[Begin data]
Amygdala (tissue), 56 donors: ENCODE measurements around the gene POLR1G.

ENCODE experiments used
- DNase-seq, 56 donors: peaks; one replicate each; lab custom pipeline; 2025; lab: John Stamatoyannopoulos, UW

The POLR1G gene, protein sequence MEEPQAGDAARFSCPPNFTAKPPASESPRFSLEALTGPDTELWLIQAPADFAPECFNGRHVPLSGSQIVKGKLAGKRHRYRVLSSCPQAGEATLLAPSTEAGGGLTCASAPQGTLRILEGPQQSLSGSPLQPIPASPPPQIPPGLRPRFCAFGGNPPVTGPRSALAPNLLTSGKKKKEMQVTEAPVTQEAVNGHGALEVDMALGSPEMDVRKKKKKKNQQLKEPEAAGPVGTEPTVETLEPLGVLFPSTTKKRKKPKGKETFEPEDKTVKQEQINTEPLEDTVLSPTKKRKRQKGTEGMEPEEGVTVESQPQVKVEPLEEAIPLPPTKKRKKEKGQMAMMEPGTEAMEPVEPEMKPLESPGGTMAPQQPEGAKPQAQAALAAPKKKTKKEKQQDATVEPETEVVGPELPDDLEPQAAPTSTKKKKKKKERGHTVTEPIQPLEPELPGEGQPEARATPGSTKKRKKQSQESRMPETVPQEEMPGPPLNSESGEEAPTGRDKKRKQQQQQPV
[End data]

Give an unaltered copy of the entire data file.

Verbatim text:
Amygdala (tissue), 56 donors: ENCODE measurements around the gene POLR1G.

ENCODE experiments used
- DNase-seq, 56 donors: peaks; one replicate each; lab custom pipeline; 2025; lab: John Stamatoyannopoulos, UW

The POLR1G gene, protein sequence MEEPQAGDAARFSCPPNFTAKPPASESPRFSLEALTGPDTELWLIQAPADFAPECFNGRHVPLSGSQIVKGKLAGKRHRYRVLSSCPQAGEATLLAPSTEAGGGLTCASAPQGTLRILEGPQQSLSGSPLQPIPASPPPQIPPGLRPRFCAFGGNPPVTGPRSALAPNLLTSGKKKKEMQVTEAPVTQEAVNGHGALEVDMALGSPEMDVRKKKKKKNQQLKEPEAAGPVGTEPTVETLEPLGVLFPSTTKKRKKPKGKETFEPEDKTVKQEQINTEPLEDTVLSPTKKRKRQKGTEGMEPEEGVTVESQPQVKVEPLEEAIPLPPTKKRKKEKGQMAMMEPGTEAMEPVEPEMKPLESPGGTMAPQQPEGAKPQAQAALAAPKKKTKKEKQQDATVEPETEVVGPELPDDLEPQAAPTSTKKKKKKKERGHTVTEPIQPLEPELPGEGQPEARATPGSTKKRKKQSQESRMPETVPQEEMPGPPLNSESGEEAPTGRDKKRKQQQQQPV